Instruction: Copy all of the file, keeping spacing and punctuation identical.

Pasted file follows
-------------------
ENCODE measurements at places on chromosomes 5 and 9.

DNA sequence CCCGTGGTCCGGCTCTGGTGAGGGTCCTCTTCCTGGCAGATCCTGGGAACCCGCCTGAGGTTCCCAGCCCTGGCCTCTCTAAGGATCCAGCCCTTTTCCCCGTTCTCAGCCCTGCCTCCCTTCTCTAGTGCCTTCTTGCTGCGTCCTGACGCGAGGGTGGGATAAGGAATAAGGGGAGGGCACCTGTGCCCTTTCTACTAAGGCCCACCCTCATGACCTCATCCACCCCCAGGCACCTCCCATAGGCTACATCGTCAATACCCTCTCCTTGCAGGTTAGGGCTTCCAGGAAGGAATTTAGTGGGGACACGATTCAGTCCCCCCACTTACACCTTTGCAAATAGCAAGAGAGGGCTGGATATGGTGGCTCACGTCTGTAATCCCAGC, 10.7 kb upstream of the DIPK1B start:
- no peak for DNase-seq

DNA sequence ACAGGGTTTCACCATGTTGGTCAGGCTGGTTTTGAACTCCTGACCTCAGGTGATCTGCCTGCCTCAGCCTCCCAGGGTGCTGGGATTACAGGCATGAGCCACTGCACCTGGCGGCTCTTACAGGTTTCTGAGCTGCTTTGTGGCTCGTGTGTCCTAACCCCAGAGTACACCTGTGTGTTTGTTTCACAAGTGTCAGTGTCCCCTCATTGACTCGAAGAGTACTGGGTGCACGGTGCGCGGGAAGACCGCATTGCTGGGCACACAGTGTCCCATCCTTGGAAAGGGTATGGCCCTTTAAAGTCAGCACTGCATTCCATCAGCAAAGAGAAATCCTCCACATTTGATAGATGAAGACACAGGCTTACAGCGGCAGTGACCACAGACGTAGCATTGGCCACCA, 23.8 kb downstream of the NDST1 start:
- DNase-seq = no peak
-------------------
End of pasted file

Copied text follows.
ENCODE measurements at places on chromosomes 5 and 9.

DNA sequence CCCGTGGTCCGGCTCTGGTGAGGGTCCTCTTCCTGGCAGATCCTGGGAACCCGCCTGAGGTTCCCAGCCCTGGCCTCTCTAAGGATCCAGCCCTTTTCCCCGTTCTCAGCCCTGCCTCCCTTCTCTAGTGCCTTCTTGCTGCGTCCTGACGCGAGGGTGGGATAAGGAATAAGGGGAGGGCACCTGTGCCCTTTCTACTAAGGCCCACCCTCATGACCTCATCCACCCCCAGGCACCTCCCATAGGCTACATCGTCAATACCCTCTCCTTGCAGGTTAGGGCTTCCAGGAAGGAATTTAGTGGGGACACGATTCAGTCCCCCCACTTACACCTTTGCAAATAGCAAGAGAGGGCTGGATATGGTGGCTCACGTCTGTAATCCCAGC, 10.7 kb upstream of the DIPK1B start:
- no peak for DNase-seq

DNA sequence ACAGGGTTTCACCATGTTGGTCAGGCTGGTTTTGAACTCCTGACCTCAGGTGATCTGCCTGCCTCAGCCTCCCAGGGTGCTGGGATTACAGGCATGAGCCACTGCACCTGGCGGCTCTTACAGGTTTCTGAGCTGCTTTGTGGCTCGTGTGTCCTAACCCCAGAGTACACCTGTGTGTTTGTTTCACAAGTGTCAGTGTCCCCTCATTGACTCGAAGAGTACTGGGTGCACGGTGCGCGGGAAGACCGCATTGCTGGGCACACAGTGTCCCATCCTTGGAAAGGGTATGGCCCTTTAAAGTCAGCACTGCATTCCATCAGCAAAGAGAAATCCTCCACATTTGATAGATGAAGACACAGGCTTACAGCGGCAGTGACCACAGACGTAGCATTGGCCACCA, 23.8 kb downstream of the NDST1 start:
- DNase-seq = no peak